S11.11 Wednesday, Jan. 6 Morphological selection and tradeoffs between predator escape and climbing in Hawaiian gobies BLOB, R.W.**; KAWANO, S.M.; BRIDGES, W.C.; MAIE, T.; PTACEK, M.B.; JULIUS, M.L.; SCHOENFUSS, H.L.; Clemson Univ.; Clemson Univ.; Clemson Univ.; Clemson Univ.; Clemson Univ.; St. Cloud State Univ.; St. Cloud State Univ. firstname.lastname@example.org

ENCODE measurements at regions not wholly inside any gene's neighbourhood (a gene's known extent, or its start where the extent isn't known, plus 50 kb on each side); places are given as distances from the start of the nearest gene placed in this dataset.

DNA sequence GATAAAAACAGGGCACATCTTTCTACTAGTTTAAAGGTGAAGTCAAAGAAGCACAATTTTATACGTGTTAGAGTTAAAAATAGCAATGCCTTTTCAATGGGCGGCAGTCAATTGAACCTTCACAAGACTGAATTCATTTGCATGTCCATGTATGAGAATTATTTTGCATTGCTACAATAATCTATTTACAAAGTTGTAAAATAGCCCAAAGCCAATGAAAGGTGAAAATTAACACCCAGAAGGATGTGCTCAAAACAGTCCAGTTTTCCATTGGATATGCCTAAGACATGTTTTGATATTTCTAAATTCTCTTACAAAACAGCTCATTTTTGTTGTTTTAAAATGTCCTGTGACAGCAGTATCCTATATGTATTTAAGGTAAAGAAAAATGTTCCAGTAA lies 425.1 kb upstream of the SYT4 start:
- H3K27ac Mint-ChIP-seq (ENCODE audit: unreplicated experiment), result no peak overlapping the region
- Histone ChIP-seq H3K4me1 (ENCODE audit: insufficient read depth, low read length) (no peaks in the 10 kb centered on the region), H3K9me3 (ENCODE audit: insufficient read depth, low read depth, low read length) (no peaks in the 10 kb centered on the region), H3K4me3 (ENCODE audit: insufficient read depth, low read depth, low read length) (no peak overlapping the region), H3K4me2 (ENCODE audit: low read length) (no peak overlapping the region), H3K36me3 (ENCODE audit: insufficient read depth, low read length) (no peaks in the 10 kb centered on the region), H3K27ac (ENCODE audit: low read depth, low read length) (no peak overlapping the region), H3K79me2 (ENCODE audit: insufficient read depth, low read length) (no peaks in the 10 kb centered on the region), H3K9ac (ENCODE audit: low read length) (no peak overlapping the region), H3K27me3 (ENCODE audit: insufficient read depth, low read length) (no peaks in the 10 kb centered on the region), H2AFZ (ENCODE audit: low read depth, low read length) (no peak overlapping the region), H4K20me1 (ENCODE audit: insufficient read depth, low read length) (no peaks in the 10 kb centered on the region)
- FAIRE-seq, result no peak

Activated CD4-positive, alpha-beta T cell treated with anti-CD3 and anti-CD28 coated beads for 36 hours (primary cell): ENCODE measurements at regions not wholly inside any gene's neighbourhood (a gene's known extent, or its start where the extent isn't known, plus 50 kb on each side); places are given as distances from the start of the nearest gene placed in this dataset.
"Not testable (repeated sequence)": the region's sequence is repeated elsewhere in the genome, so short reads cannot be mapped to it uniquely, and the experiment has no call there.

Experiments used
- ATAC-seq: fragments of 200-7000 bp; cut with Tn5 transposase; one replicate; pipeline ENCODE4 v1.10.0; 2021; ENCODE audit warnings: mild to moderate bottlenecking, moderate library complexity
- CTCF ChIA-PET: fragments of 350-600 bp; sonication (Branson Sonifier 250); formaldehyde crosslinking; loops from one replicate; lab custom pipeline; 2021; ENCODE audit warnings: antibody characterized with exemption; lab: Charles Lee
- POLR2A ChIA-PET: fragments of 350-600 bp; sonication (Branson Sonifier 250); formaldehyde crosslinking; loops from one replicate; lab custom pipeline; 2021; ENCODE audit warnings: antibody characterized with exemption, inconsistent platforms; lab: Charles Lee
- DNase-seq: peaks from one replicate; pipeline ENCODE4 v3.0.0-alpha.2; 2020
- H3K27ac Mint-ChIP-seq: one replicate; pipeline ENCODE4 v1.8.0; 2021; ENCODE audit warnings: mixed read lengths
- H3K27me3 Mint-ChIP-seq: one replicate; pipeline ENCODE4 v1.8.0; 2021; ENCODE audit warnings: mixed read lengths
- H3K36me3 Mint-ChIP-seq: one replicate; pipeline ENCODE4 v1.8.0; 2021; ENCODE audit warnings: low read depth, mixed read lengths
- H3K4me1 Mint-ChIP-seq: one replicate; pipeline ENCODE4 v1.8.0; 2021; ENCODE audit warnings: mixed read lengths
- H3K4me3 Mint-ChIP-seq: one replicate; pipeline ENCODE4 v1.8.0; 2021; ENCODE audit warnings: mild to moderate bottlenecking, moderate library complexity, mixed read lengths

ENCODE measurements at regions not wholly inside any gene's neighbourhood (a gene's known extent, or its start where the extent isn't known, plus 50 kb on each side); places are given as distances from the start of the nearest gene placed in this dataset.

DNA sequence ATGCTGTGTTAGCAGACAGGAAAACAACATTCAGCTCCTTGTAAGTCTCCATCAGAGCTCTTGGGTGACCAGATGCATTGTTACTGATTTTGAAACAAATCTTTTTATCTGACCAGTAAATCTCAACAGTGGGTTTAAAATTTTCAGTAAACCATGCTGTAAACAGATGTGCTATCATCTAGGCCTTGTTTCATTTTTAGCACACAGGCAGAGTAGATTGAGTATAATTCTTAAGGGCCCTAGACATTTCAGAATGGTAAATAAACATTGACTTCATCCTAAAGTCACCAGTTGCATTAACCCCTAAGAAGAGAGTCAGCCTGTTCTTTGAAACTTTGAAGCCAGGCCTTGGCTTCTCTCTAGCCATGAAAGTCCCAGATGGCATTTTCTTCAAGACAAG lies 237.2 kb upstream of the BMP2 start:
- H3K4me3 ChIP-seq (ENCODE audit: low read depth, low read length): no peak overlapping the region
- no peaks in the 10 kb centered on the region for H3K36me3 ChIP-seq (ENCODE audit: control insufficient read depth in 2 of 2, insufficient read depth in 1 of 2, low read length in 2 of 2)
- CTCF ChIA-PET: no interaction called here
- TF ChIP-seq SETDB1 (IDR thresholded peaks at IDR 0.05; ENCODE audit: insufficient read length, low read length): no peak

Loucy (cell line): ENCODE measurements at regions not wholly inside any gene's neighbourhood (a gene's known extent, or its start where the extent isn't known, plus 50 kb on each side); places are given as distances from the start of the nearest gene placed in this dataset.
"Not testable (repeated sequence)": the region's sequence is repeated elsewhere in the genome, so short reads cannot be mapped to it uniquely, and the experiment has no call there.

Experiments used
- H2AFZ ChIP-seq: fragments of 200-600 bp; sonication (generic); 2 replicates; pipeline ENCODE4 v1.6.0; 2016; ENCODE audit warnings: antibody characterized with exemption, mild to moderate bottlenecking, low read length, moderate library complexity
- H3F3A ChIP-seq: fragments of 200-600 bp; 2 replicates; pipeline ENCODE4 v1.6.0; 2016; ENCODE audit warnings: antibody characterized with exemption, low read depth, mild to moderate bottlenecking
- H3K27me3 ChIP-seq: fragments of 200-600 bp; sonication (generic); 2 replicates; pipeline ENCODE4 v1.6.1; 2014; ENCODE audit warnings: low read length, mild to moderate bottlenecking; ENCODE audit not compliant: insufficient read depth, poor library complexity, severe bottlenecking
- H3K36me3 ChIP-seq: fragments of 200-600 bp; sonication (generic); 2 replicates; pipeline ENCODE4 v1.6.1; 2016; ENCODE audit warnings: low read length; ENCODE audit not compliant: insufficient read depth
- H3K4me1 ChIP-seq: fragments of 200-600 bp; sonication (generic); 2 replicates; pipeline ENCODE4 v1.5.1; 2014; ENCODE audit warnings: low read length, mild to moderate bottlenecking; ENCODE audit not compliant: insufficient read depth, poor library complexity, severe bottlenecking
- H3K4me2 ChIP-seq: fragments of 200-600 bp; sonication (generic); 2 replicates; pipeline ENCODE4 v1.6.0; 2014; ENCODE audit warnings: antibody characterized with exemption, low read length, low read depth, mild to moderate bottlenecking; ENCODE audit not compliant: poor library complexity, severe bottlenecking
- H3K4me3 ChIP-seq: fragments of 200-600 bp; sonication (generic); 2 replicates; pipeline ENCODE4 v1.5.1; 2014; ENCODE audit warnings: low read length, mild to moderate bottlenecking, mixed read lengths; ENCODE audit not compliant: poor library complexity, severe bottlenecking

Environmental pressures may vary over a species range, exposing different subpopulations to opposing functional demands. How does exposure to competing demands shape fish morphology and influence population divergence? We performed selection experiments on the Hawaiian goby Sicyopterus stimpsoni, an amphidromous fish facing potentially opposing selection on juvenile body shape as a result of (1) avoiding predators in lower stream reaches, and (2) climbing waterfalls to reach adult habitats. Adult fish differ in shape between islands where different pressures predominate: S. stimpsoni from Kaua’i have deep bodies, improving thrust for predator escape in long estuaries on the way to adult habitats, whereas S. stimpsoni from the Big Island have low body heights, reducing drag in waterfalls that juveniles climb shortly after entering streams. To evaluate how competing selection pressures contribute to this divergence, we compared selection imposed on juvenile body shape by (1) predation by the native fish Eleotris sandwicensis, vs (2) climbing an artificial waterfall (~100 body lengths). Fineness ratio (length/height) showed opposing selection patterns that matched predictions: predation survivors had lower ratios than control fish (i.e., greater body depth for a given length), whereas successful climbers had higher fineness ratios (reducing drag) than fish that failed. However, most variables showed significant selection in only one treatment, rather than opposing selection across both. Thus, both predators and flow conditions might influence body shape differences acoss goby subpopulations, but divergence might result from differing, rather than opposing, selection patterns. NSF IOS-0817794, 0817911.